In December 2017, I was drawing out plans for the coming year, and one of them was to visit my family in Nigeria… but then I thought to myself, what if, during this visit, I go to my home university (University of Ibadan, Nigeria) and pass on some knowledge. Immediately, the thought of teaching programming for scientific computing popped to my mind. The reason for this choice is majorly because the teaching of programming lanaguage is not heavily included in the science and engineering curriculum at the University, and given that my continent (Africa) needs skilled scientific programmers to drive forward much of its economy, there is an urgent need to fill this gap. But then I thought to myself again… What if this programming training could be run annually? What if it could be expanded to different Univerisities in Africa?… I basically came up with lots of what if’s that would maximise the benefit of this initiative.
At this point, I had the big picture but very little idea on how best to proceed, so I decided to meet with Heather Lambie (my non-academic PhD Advisor). Heather listened to me talk on and on about my exciting idea, and this was very helpful because the more I talked about it, the more it became clearer. Finally, she gave me a couple of suggestions, one of which was to discuss the idea further with Jeremy Singer, a Senior Lecturer at the School of Computing Science. Immediately, I booked an appointment with Jeremy. My meeting with Jeremy was very fruitful. In fact, I remember being overwhelmed by his support and the range of suggestions he offered. One of his suggestions that I immediately took forward was to design a survey that would capture the interest of potential participants at my home University and their level of programming expertise.
Given how things were panning out, I thought it would be wise to get more people on board, so I discussed my world-changing idea with Benjamin Bumpus and Craig Reilly (my office colleagues). They were very excited and even suggested that they would love to travel to Nigeria with me to deliver the training. I remember telling them “calm down guys… we currently have no support from the School, and most importantly we have no travel funds.” Immediately, they suggested a long list of funding bodies that we could send an application for sponsorship. Well, first things first, I had to communicate my intentions to a few lecturers at the Department of Mathematics, University of Ibadan. I sent over a link to the survey which they advertised among the students and staff. When we started receiving the survey results, our desire to run the programming training grew even stronger – this is because 90% of the over 100 participants that filled the survey have no knowledge of programming, and they were very motivated to learn it.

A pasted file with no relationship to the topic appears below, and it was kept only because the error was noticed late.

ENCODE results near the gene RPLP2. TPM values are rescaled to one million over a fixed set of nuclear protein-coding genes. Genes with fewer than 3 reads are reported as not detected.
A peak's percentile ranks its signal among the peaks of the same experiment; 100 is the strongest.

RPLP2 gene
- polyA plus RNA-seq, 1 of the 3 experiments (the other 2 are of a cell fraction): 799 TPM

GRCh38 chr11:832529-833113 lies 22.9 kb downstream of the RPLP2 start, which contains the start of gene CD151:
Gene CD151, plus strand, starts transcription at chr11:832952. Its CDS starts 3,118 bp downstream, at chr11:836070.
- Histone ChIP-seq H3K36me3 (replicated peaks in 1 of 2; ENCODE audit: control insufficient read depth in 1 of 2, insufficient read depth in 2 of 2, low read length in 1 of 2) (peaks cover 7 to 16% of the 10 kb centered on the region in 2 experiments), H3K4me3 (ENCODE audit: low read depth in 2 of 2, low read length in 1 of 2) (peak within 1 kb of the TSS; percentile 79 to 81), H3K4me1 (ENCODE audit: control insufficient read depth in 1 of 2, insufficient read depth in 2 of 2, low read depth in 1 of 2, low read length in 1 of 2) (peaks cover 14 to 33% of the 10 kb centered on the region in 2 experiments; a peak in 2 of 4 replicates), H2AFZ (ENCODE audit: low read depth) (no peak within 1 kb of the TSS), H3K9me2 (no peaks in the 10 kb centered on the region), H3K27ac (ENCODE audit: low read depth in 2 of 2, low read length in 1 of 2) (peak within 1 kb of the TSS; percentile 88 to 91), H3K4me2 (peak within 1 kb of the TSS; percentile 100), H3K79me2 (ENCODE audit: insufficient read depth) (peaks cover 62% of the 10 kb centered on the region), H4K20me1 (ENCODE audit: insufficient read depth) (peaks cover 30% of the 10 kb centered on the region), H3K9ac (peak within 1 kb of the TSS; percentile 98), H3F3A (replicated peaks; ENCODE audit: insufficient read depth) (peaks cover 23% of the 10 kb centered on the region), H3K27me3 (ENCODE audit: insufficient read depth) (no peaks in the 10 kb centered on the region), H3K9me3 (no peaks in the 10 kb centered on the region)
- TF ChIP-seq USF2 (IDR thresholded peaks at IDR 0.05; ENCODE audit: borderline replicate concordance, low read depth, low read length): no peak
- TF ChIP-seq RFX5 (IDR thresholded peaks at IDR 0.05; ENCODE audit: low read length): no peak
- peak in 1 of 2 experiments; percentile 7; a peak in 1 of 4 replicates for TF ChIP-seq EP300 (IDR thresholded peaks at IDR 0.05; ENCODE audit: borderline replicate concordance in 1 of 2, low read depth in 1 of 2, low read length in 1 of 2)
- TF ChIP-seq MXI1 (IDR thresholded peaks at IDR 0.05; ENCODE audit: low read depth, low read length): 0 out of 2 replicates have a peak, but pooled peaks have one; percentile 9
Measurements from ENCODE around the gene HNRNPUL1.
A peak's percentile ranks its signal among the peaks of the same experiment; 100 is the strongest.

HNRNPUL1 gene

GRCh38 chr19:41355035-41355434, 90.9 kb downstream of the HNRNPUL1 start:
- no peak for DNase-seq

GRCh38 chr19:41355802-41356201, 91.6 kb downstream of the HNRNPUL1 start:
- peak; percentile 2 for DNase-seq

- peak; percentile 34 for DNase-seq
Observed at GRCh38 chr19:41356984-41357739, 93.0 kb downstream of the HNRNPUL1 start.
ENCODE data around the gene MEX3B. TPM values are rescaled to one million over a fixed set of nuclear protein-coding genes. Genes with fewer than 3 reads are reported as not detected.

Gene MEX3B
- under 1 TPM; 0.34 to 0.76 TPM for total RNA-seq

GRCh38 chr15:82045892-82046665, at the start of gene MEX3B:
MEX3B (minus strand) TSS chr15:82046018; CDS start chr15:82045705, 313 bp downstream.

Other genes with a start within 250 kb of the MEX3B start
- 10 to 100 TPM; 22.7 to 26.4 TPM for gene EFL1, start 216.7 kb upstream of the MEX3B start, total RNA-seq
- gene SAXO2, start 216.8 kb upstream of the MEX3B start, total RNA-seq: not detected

Ben, Craig and I are very passionate about programming, and all we could think of was sharing the knowledge with these enthusiastic minds. However, given the number of interested participants, we had to recruit other people who shares our passion for teaching programming within the School. For these reasons, we approached Fionnuala Johnson and William Tom Wallis – they both said YES with lots of excitement on their face. While I was briefing Tom, Fatma Elsafoury was passing by, she heard what we were talking about and came to meet me afterwards. Fatma said “Sofiat, I want to be part of the team you’re putting together for the programming workshop in Africa. In fact, I don’t mind using my personal funds to cover my travel expenses”. I was overwhelemed! … and this was how the PWSAfrica team was formed.
After a couple of meetings, we collated the survey results into a proposal, which we forwarded to the School of Computing Science to seek the School’s official support. At the same time, we were also applying for grants from various funding bodies. Fortunately for us, the School was delighted to hear about the initiative and offered us their full support.